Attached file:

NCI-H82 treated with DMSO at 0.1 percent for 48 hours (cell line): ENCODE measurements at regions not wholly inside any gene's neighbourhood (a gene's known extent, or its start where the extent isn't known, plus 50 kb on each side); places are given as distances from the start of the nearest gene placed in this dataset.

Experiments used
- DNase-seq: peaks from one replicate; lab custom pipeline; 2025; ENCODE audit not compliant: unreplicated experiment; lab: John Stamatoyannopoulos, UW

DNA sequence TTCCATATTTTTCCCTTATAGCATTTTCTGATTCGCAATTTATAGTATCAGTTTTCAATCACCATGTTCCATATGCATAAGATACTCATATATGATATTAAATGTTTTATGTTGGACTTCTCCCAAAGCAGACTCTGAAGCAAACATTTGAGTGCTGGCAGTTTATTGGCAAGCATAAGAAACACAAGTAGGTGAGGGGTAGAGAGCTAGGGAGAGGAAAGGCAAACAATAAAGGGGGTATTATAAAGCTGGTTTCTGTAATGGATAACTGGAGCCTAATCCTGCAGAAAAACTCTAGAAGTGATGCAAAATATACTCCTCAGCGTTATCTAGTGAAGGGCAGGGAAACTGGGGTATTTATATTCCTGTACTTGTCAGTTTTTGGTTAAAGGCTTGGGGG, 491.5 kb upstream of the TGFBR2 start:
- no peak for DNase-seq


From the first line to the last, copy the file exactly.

NCI-H82 treated with DMSO at 0.1 percent for 48 hours (cell line): ENCODE measurements at regions not wholly inside any gene's neighbourhood (a gene's known extent, or its start where the extent isn't known, plus 50 kb on each side); places are given as distances from the start of the nearest gene placed in this dataset.

Experiments used
- DNase-seq: peaks from one replicate; lab custom pipeline; 2025; ENCODE audit not compliant: unreplicated experiment; lab: John Stamatoyannopoulos, UW

DNA sequence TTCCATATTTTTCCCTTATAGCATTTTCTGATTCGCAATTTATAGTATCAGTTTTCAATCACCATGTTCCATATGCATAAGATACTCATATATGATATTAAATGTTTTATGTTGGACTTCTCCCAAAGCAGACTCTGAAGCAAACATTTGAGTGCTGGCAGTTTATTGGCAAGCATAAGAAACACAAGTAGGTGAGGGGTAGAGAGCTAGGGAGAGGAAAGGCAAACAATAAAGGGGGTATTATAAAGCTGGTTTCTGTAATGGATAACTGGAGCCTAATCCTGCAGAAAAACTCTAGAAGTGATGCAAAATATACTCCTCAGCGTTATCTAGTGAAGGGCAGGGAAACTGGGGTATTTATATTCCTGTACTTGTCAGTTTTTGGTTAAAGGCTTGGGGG, 491.5 kb upstream of the TGFBR2 start:
- no peak for DNase-seq